In 1999, Well-Made brought suit against Goffa and King Kullen in the United States District Court for the Eastern District of New York, alleging that the Huggable Lovable infringed Well-Made's copyrights in the 20- and 48-inch Sweetie Mines. At the conclusion of a bench trial, the district court found that Goffa had designed the Huggable Lovable by "actually cop [ying] large parts of" the 48-inch Sweetie Mine. Id. at 167. According to the court, however, the Huggable Lovable did not infringe Well-Made's copyright in the 20-inch Sweetie Mine, because of the difference between the sizes, proportions, facial features, fabrics, and colors of the two dolls. Id. at 167-72. The court also concluded that it lacked subject matter jurisdiction to consider whether Goffa's Huggable Lovable infringed Well-Made's copyright in the 48-inch Sweetie Mine, because there was no separate registration of any such copyright claim. Id. at 164-65, 172 (citing 17 U.S.C. § 411(a)).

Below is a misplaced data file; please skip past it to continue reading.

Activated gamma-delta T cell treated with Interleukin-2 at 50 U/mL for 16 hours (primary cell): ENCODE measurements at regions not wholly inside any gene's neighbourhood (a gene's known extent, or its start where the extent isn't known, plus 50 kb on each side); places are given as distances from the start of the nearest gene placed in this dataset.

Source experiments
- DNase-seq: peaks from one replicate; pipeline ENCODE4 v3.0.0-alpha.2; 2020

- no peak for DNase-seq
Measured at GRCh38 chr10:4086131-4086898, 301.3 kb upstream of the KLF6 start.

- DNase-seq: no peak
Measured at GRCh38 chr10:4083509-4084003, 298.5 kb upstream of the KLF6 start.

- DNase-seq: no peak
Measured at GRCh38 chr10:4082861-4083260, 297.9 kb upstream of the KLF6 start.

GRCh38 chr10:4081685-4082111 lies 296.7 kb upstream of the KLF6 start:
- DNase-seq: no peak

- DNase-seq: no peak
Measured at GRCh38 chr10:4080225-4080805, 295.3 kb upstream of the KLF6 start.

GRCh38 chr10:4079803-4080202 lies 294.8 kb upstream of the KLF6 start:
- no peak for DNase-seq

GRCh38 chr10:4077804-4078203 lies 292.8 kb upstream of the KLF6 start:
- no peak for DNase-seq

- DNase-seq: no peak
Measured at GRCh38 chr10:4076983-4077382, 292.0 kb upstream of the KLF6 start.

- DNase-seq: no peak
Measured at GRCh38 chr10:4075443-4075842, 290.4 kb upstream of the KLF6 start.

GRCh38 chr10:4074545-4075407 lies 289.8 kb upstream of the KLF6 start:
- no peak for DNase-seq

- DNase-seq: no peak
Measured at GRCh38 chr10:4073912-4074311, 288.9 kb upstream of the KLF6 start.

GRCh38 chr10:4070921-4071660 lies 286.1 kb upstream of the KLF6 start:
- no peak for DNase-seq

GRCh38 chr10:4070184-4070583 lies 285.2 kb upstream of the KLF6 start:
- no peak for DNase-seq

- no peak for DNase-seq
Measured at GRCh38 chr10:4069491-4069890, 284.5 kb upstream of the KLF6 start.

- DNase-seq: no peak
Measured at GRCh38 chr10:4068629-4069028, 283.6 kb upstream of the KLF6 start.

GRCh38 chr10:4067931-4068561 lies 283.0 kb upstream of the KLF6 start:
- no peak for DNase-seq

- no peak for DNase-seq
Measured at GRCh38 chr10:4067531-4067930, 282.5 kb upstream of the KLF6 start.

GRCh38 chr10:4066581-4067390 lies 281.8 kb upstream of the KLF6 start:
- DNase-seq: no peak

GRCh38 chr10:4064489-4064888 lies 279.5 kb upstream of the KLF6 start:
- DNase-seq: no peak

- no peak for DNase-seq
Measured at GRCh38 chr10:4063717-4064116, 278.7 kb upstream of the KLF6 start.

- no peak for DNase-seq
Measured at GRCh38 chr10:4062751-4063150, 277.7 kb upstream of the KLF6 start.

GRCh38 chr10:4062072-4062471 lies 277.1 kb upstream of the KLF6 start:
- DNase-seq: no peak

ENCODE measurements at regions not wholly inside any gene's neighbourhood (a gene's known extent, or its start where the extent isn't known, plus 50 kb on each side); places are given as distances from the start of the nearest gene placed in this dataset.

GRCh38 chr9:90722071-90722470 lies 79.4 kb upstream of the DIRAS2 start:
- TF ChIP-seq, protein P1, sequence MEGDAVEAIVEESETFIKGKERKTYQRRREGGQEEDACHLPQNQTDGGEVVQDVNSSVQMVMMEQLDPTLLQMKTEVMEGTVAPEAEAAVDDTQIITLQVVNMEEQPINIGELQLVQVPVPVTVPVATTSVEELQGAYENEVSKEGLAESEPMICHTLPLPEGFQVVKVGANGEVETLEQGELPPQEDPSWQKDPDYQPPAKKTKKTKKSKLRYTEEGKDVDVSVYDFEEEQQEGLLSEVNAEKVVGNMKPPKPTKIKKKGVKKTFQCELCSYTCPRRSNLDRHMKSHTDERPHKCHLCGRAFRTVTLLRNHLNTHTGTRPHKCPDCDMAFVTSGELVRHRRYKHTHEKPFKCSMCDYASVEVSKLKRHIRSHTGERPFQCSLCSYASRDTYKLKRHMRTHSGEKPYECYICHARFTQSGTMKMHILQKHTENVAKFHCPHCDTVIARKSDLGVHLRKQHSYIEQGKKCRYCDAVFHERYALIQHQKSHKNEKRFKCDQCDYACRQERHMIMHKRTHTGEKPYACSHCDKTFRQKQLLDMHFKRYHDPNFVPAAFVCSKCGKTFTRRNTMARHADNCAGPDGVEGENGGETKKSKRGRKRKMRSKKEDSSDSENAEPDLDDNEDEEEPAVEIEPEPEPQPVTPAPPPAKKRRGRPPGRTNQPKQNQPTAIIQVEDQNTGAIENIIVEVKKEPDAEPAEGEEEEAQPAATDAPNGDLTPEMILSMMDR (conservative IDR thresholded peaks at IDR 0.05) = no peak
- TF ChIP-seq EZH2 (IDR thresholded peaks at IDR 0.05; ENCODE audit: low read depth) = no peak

On appeal, Well-Made argues that the district court was mistaken in not considering infringement of the 48-inch Sweetie Mine because, although there is no registered copyright for that doll, it is a derivative work based on the 20-inch Sweetie Mine, which is registered. Well-Made also contends that if the Huggable Lovable is derivative of the 48-inch Sweetie Mine, and the 48-inch Sweetie Mine is derivative of the 20-inch Sweetie Mine, then the Huggable Lovable violates Well-Made's exclusive right to prepare derivative works of its registered 20-inch doll under 17 U.S.C. § 106(2).
On appeal from a bench trial, we review the district court's findings of fact for clear error and its conclusions of law de novo. Mobil Shipping & Transp. Co. v. Wonsild Liquid Carriers Ltd., 190 F.3d 64, 67 (2d Cir. 1999). Mixed questions of law and fact are also reviewed de novo. White v. White Rose Food, 237 F.3d 174, 178 (2d Cir. 2001).